If you want to know much a company is truly worth, just find out how much its rivals are willing to pay for it, Jim Cramer told his Mad Money viewers Monday. The recent wave of mergers and acquisitions tells us that it's not only a company's earnings that matter.
How important are mergers to the market? Today's news that toymaker Hasbro (HAS) might be in talks with rival Mattel (MAT) sent shares of Mattel soaring over 20%, but it also lifted shares of the acquirer, Hasbro, (up 5.8%) as investors applauded the synergies that could be created.
Cramer also called out Tyson Foods' (TSN) purchase of Hillshire Brands three years ago as another example of mergers done right. At the time, even Cramer was skeptical of the $7.7 billion price tag, but Tyson's management proved him wrong.
Finally, Cramer called out today's bid for Buffalo Wild Wings (BWLD) at more than $150 a share as another terrific deal for shareholders. Shares of the company popped 27% by the close.
That's not to say that all acquisitions are good ones, Cramer noted. The embattled General Electric (GE) has proven to have a knack for ill-timed acquisitions and divestitures that have wrecked a great American brand. Cramer said he wouldn't sell shares down 40% for the year, as he has hopes that management can turn things around, but he wouldn't be a buyer until we start seeing some results.
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Executive Decision: International Flavors & Fragrances
For his "Executive Decision" segment, Cramer again welcomed Andreas Fibig, chairman and CEO of International Flavors & Fragrances (IFF) , a company Cramer billed a "stealth technology" play and one that just delivered a five-cents-a-share earnings beat on a 12% rise in revenues.
Fibig explained that consumer tastes are constantly changing, which is why every year IFF conducts 500,000 consumer interviews to find out what the latest trends and and tastes are likely to be. He said the market is also a lot more segmented than it used to be, which is why IFF has 34 creative centers around the globe to hone in on local tastes and trends.
When asked about the younger demographic, Fibig said that millennials are looking for "clean labels" that contain a lot of natural ingredients and not a lot of artificial ones. That's why much of what his company does is focus on only natural ingredients. Sometimes that's not easy to do, he quipped, as it takes one metric ton of roses, for instance, to produce just one kilogram of rose extract.
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The Buck Doesn't Stop Here
Our economy is humming along and unemployment is hitting new lows. So why are the dollar stores hitting new 52-week highs? Cramer took a closer look at the two leaders in the group, Dollar Tree (DLTR) and Dollar General (DG) to find out.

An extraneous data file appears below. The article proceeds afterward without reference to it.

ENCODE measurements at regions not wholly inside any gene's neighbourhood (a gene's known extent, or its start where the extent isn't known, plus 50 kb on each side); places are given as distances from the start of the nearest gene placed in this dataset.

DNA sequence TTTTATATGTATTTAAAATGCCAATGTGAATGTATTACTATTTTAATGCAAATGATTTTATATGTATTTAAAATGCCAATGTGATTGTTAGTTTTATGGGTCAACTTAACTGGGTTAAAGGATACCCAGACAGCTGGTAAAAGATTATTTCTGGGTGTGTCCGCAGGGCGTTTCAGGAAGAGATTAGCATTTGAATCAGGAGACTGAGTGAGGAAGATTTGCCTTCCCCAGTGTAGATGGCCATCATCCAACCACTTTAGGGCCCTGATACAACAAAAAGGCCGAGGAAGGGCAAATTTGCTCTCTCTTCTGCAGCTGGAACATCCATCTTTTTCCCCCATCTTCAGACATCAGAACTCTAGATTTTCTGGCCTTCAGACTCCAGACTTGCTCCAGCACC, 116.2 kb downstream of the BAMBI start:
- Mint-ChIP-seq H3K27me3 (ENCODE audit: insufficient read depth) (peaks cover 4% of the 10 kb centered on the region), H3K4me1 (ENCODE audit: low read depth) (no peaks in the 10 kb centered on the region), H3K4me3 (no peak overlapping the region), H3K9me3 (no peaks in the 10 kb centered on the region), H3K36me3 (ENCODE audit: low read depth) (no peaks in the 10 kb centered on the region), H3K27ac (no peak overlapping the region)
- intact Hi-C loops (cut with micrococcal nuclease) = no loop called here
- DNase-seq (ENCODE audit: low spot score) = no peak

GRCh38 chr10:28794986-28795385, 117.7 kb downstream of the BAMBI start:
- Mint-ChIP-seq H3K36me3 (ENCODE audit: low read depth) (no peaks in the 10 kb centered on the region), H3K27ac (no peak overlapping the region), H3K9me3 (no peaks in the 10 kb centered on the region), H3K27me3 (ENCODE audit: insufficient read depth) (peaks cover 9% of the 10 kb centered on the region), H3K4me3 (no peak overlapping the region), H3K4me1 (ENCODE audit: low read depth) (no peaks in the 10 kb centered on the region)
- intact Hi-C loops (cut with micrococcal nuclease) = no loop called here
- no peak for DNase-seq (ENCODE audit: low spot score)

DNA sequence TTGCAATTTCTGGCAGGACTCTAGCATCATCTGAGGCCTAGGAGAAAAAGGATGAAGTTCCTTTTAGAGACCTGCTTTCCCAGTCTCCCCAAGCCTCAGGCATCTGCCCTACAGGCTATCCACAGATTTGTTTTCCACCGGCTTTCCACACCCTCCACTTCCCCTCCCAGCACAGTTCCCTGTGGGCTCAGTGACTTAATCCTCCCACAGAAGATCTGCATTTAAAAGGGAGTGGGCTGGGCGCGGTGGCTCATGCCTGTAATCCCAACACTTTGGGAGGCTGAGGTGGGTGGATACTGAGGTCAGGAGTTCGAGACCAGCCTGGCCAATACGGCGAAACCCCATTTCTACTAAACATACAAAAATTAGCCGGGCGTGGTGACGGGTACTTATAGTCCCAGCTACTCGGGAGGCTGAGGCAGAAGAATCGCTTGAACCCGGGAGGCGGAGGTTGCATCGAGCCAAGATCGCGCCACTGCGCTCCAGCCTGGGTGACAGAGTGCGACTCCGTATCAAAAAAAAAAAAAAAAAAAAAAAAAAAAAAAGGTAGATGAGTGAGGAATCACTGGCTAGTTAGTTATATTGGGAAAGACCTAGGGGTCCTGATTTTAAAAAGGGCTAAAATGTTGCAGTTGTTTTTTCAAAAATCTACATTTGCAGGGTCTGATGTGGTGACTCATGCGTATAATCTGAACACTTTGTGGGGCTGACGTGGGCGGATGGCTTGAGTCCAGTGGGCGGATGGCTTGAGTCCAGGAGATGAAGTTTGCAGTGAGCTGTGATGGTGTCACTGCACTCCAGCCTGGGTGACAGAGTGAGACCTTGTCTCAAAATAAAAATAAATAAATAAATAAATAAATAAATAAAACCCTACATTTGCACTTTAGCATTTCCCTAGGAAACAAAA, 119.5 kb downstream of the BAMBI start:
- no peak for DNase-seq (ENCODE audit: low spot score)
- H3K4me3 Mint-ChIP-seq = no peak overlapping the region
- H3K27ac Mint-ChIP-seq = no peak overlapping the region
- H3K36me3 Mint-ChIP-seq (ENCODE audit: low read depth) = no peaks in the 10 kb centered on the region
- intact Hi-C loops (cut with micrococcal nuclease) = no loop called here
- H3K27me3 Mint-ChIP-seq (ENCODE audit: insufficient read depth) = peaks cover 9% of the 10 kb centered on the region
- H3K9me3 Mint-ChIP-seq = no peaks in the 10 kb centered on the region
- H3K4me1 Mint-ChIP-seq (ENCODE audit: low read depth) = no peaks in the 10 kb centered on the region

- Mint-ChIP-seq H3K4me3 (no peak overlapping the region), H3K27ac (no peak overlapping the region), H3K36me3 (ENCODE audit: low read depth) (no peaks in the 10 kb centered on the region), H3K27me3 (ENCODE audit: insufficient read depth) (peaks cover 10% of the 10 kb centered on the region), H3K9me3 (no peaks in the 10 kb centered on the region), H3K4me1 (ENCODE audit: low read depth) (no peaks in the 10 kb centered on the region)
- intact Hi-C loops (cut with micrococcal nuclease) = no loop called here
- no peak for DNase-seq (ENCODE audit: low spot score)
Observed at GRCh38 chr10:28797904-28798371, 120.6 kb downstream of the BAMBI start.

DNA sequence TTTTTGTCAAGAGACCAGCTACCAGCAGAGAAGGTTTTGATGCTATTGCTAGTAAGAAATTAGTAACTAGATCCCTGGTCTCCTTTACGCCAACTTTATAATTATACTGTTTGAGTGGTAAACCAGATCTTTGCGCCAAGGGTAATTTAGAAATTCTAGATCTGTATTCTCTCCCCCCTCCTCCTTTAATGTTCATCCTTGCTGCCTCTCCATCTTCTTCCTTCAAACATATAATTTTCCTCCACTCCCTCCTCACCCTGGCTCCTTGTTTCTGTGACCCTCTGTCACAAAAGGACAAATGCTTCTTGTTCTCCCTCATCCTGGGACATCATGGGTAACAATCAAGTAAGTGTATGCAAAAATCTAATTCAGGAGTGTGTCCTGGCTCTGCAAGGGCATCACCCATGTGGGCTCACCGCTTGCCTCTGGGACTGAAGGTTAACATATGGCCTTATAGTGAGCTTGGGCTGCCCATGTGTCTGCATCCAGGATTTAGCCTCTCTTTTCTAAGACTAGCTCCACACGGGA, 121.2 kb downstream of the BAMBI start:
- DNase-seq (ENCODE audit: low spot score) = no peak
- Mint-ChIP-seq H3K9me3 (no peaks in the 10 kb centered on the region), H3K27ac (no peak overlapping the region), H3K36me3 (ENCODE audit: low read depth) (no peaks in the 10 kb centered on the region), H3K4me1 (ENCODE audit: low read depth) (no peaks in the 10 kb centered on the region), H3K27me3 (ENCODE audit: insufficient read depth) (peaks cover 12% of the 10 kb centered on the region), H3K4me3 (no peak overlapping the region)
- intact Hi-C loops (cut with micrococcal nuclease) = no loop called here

The dollar stores were all the rage after the recession, Cramer explained, but by mid-2016, it seemed like the rally had come to an end as both companies reported slowing same-store sales and cited "increased competition" from fellow discounters.
But since their summers lows this year, shares of Dollar Tree are up 40%, with Dollar General rising 27%. Why? Cramer said the worst may now be behind these retailers, as initiatives to retain customers appear to be working and same-store sales, the key metric for any retailer, are improving.
Shares of Dollar Tree are a bargain at 18 times earnings, with Dollar General faring ever better at 17 times earnings. Even the easy comparisons from last year, Cramer said both companies are buys, especially given their pull backs today.
Executive Decision: DCT Industrial Trust
In his second "Executive Decision" segment, Cramer sat down with Phil Hawkins, president and CEO of DCT Industrial Trust (DCT) , the REIT with shares that are up 28% since Cramer last checked in 11 months ago and which currently yield 2.4%.
Hawkins said that his company just had another great quarter and is seeing 98% occupancy as the need for more ecommerce distribution centers continues. In today's world, customers want their items now, he said, which makes owning warehouses a different business than it was 10 years ago.
Hawkins explained that in the past, they would buy a field along an interstate to build a new distribution center, but today, they need to be located where the people are, close to population centers, and that means repurposing existing sites and doing whatever it takes to solve problems.
When asked about the rise of automation, Hawkins said that while automation is important for productivity, there's still a shortage of qualified labor to get the job done given the growth the industry is seeing.
Cramer said investors looking for a way to play ecommerce other than Amazon.com (AMZN) need to consider DCT.
In his "No-Huddle Offense" segment, Cramer said that after listening to the conference calls from Macy's (M) and JC Penney (JCP) , he's nostalgic for the good old days of retail, when these companies would be giddy about the upcoming holiday season and when their shares traded multiple times higher than today.
Both companies are faring better than they were before, Cramer noted, with stronger inventory controls and, in the case of Macy's, a stronger balance sheet. But after listening to management, Cramer was left wondering, "is this all there is?"
Are these chains merely relics of a bygone era? Cramer said if you were to start a retailer today, you wouldn't put giant stores in malls, so perhaps they are.
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